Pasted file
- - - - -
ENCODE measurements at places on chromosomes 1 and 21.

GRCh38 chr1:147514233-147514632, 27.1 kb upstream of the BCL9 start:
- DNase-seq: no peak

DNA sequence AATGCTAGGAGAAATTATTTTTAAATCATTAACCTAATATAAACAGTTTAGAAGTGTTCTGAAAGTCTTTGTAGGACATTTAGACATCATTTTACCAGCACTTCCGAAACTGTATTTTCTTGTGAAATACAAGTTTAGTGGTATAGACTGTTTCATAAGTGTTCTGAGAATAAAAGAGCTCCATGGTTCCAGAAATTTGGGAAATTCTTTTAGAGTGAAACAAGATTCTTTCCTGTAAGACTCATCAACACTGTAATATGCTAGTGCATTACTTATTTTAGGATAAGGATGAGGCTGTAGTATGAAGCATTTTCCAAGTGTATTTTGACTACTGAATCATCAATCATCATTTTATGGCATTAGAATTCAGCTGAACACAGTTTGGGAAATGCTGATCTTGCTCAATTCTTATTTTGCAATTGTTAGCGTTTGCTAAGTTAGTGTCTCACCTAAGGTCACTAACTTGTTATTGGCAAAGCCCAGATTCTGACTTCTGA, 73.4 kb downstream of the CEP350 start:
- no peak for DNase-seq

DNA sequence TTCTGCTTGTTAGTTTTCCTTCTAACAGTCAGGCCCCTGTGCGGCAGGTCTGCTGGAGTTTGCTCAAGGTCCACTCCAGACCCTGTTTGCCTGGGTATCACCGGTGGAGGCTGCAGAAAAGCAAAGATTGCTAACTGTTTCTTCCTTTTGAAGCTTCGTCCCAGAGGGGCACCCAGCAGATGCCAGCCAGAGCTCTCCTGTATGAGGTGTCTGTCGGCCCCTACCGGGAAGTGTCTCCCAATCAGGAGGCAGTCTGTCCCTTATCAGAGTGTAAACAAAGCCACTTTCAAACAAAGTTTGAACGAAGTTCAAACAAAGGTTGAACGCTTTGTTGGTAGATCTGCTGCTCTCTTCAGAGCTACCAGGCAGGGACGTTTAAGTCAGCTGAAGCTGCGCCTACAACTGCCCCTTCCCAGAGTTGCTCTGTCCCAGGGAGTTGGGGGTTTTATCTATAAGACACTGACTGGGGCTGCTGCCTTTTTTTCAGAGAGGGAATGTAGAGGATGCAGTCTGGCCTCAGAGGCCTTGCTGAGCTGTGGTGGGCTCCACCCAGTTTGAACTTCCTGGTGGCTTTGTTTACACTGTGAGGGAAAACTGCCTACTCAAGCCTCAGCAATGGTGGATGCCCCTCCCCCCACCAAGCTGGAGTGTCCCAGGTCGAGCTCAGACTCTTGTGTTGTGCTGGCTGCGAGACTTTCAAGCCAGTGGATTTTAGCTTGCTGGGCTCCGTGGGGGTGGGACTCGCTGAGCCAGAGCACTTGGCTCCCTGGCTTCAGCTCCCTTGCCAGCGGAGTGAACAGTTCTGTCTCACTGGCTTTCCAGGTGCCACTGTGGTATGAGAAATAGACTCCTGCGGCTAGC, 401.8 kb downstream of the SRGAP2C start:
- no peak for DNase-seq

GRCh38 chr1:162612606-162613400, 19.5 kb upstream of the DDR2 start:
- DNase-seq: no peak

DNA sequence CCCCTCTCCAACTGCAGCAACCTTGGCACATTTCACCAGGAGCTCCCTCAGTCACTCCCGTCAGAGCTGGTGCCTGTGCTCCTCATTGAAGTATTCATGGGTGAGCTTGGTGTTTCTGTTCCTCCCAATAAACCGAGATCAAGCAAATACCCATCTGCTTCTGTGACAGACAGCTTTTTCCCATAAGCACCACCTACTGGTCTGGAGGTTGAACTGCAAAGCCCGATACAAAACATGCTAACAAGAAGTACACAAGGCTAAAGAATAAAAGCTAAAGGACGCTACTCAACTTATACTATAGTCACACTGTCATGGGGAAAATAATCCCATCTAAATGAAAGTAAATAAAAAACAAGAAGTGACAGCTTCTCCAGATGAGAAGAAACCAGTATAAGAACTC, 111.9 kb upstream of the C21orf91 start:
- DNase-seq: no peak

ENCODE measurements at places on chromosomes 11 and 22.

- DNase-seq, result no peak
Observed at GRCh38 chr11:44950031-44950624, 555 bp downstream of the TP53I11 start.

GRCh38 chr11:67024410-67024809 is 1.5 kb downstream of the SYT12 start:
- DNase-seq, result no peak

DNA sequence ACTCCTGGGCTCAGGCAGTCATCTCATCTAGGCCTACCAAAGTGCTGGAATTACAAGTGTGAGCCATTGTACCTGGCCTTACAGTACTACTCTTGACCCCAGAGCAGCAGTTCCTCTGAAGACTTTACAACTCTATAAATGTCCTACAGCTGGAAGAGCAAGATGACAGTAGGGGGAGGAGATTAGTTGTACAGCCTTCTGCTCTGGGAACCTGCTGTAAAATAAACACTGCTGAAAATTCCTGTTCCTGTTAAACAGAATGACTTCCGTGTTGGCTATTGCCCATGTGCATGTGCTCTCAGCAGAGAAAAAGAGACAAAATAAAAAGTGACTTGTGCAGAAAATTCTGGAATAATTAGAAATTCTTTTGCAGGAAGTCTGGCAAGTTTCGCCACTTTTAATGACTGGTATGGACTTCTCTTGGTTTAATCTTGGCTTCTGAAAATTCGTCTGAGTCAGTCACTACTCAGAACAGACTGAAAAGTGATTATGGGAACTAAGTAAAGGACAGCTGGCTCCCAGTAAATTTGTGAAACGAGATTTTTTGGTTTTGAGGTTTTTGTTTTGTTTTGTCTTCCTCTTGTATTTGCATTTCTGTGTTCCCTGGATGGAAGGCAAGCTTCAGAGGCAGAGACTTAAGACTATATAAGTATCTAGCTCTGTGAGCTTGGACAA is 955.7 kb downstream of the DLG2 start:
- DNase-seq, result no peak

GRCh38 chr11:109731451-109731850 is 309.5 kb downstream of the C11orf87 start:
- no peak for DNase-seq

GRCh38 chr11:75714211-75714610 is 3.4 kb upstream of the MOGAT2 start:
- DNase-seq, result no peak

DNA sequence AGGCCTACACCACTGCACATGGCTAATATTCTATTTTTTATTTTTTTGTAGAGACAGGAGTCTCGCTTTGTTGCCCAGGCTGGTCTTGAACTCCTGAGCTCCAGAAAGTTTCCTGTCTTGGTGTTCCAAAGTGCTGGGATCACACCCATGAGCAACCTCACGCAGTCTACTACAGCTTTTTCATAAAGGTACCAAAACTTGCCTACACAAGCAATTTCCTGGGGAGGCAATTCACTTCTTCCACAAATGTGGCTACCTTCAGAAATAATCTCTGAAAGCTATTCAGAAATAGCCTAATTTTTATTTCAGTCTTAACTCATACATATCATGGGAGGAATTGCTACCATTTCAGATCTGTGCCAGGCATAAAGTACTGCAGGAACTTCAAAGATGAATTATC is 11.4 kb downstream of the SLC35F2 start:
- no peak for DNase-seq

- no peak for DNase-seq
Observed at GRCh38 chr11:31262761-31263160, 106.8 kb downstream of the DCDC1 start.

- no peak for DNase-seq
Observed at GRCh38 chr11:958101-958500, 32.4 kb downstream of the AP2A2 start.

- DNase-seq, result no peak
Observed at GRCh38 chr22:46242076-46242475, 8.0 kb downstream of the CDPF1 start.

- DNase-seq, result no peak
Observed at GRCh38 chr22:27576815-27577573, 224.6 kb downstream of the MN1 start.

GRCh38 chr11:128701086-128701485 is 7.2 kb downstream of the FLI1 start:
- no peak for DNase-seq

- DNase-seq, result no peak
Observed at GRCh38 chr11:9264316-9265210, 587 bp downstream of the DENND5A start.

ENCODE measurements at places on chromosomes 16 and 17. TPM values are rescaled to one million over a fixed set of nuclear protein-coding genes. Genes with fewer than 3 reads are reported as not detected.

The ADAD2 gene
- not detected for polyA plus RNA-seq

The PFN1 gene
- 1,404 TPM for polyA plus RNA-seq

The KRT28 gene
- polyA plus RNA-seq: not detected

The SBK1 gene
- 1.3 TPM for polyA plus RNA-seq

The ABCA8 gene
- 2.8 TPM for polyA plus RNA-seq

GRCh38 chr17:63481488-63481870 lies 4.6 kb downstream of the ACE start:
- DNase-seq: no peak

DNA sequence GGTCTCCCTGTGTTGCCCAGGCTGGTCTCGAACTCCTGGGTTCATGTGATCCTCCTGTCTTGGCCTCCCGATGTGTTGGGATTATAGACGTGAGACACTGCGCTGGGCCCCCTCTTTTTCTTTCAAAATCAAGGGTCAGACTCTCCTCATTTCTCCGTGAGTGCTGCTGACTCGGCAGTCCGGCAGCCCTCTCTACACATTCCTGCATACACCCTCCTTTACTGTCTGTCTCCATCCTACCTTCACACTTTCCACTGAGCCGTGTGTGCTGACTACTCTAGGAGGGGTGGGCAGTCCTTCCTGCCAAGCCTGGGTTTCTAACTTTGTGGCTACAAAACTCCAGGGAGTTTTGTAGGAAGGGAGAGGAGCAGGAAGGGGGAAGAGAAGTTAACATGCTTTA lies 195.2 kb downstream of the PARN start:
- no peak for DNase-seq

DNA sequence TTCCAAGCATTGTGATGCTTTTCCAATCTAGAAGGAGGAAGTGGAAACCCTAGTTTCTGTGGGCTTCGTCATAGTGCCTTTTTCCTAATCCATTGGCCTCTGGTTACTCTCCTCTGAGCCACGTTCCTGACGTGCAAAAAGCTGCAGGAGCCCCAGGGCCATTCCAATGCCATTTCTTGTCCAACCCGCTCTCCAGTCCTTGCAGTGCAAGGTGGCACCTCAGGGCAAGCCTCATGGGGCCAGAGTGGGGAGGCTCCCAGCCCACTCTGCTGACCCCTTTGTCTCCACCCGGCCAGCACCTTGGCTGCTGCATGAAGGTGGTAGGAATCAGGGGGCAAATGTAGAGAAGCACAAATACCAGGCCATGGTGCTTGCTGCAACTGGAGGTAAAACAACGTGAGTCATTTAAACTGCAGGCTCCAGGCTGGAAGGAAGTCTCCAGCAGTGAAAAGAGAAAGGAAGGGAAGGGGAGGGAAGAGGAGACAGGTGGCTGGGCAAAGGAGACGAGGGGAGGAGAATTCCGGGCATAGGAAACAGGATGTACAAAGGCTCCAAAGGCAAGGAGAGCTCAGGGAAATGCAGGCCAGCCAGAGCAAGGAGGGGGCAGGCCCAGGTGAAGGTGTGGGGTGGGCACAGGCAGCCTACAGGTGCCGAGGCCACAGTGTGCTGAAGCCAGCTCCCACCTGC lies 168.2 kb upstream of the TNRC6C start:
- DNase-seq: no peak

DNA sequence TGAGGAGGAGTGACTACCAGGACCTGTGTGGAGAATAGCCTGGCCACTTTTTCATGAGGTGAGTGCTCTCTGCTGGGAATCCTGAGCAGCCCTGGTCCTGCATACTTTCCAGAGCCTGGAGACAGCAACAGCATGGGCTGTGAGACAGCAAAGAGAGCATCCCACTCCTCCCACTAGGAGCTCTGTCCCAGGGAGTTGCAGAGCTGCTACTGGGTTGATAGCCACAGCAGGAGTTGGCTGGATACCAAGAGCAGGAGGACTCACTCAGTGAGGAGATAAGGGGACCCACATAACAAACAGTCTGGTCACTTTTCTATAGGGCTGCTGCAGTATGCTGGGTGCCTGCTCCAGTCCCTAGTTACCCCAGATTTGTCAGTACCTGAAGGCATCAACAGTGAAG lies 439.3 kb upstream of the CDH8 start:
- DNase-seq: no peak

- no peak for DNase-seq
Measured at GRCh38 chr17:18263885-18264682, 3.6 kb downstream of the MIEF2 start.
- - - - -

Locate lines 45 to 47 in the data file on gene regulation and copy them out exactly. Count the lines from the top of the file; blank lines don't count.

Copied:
- 1.3 TPM for polyA plus RNA-seq

The ABCA8 gene
- 2.8 TPM for polyA plus RNA-seq